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Bennett v. ITOCHU International


August 17, 2009


The opinion of the court was delivered by: Joyner, J.


Presently before the Court is Defendants' Motion to Transfer Venue to the United States District Court for the Southern District of New York (Doc. No. 6) and Plaintiffs' Response in Opposition thereto (Doc. No. 14) and Defendants' Reply (Doc. No. 16). For the reasons set forth below, the Court will deny the Motion.


Plaintiffs, John A. Bennett, M.D. ("Bennett"), Devon Robotics, LLC, and Devon Health Services, Inc. ("DHS"), brought this Complaint against Defendants ITOCHU International, Inc. ("ITOCHU"), MedSurg Specialty Devices, Inc. ("MedSurg"), Thomas N. Apple ("Apple"), Mounir Rabbat ("Rabbat") and Yoshihisa Suzuki ("Suzuki"). Bennett is a Pennsylvania citizen and the Chief Executive Officer of Devon Robotics and Devon Health Services ("DHS"), both Pennsylvania corporations. Defendant ITOCHU is a Delaware Corporation with its principle place of business in New York. Defendant Thomas Apple, a New York citizen, acted as Vice President, Corporate Counsel and Senior Advisor to the general manager of human resources in the Legal Division of ITOCHU. MedSurg is a subsidiary of ITOCHU, organized under the laws of Delaware with its principle place of business in Louisiana. Defendant Rabbat, a citizen of New York, acted as the Senior Vice President, COO, Enterprise Division, General Manager of Business Development Division of ITOCHU, and/or officer and Director of MedSurg. Defendant Suzuki, a New York citizen, acted as Chief Executive Officer and President of ITOCHU.

Prior to the Plaintiffs' filing of this action, Defendant ITOCHU initiated an action against Devon Robotics in the U.S. District Court for the Southern District of New York on April 10, 2009 ("New York" case). The New York Complaint is based on the same negotiations and agreements underlying the instant case. Additionally, a related case ("Pennsylvania" case) was filed in this court on February 13, 2009, between, inter alia, Health Robotics and ITOCHU in which parties dispute similar issues both to the New York case and instant case, i.e., negotiations, financing and agreements pertaining to CytoCare*fn1 and the IV Station.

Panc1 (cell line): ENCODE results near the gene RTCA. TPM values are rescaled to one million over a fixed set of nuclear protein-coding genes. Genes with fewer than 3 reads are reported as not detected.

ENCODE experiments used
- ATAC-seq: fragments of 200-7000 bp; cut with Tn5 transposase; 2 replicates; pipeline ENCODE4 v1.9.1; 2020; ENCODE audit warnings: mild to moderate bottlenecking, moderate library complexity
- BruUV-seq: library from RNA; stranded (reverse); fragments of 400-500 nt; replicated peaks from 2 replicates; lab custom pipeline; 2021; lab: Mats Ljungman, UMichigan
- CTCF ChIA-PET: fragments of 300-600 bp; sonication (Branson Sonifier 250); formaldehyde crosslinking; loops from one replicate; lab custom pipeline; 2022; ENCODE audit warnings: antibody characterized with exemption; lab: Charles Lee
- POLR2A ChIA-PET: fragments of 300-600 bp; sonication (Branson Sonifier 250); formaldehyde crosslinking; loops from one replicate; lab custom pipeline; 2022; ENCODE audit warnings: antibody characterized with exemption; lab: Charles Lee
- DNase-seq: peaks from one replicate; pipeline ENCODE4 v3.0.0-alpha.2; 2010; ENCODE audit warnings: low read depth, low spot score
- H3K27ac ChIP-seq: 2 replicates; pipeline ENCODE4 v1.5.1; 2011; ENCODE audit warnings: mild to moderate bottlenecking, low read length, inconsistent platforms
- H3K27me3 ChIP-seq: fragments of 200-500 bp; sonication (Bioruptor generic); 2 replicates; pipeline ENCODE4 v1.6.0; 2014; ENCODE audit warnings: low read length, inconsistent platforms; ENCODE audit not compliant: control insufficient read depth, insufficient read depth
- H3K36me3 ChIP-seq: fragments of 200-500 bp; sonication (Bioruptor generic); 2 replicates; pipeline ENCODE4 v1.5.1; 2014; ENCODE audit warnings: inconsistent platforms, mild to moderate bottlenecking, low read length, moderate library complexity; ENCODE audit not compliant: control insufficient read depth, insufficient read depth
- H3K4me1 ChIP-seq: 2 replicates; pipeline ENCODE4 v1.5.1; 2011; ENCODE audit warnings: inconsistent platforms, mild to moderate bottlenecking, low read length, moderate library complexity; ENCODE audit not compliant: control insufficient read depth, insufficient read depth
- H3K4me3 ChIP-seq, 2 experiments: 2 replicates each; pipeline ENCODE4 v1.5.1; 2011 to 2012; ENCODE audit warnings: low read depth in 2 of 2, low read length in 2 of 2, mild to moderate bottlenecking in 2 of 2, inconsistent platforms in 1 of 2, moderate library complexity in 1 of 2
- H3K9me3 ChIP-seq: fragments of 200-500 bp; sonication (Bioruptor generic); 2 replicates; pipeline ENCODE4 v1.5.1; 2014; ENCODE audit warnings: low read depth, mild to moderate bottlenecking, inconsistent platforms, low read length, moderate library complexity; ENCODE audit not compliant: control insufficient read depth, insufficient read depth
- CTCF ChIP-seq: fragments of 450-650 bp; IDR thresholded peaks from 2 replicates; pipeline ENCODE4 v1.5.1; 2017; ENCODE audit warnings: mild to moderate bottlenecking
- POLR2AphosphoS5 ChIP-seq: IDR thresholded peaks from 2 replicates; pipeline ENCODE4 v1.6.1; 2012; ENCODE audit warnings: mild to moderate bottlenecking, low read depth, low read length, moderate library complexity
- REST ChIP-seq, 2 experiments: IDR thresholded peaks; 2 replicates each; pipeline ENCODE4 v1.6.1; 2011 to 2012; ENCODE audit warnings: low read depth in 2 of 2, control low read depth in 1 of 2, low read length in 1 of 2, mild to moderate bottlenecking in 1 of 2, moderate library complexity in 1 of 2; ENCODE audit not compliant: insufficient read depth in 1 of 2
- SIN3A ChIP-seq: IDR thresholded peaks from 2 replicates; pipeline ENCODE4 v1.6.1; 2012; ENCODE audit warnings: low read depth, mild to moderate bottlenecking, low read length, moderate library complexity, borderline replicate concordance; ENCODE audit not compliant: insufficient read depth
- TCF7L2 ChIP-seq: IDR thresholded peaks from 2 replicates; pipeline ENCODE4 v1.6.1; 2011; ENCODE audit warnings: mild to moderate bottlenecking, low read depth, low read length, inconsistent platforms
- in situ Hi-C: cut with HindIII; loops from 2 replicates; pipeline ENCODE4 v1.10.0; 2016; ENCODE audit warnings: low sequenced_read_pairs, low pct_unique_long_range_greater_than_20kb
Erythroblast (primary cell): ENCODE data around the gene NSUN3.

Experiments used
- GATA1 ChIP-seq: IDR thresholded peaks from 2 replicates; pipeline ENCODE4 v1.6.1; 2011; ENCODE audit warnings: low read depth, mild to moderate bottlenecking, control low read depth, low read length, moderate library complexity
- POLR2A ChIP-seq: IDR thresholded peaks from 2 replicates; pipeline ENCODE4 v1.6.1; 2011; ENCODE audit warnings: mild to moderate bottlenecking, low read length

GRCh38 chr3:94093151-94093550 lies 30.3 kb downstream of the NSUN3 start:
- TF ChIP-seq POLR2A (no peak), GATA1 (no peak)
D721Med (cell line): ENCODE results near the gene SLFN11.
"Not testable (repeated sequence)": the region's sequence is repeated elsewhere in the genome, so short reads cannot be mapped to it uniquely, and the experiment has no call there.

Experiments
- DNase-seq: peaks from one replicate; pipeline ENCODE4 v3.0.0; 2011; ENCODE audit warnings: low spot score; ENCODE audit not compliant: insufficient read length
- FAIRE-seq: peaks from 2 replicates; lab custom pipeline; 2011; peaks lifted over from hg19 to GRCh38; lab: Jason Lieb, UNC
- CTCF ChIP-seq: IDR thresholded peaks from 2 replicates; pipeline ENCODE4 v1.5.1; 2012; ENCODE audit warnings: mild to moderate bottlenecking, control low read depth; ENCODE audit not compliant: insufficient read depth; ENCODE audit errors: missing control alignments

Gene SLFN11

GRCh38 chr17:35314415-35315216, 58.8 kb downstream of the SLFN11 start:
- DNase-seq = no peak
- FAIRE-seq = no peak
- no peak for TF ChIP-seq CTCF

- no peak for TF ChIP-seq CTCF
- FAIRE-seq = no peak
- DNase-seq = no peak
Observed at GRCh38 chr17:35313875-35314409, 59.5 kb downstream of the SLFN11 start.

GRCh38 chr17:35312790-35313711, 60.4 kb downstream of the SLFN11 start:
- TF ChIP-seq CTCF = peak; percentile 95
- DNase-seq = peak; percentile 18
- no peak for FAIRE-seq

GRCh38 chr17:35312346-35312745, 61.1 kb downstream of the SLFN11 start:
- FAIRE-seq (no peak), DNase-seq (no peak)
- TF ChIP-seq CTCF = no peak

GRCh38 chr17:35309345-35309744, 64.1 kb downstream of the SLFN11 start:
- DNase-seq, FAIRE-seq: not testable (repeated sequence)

We will lay out the claims and arguments in the instant case in order to align them with the New York and Pennsylvania cases. The Plaintiffs have alleged seven counts: Count I asserts a claim by Bennett for Defamation*fn2 against Apple and ITOCHU. In Count II, Devon Robotics alleges a claim for Breach of Contract*fn3 against ITOCHU and

MedSurg surrounding a Distribution Agreement. In Counts III and IV, Devon Robotics, Bennett and Devon Health allege claims for Fraudulent or Negligent Misrepresentation against Rabbat, Suzuki and ITOCHU based on representations made to Bennett that ITOCHU would become a fifty percent partner and investor in Devon Robotics ("Partnership Transaction").*fn4 In Count V, Bennett, Devon Robotics and Devon Health allege that Rabbat, Suzuki and ITOCHU breached their duty to negotiate in good faith surrounding the Partnership Transaction and the terms and assurances relating to the Distribution Agreement. Bennett and Devon Health bring Count VI for Breach of Oral Contract against ITOCHU for statements made by Rabbat and Suzuki concerning ITOCHU's interest in purchasing shares in Devon Health from Bennett. Finally, in Count VII, Bennett and Devon Robotics allege Breach of an Oral Contract or Promissory Estoppel against ITOCHU for an oral contract that ITOCHU allegedly entered concerning shares of CytoCare and the IV Station.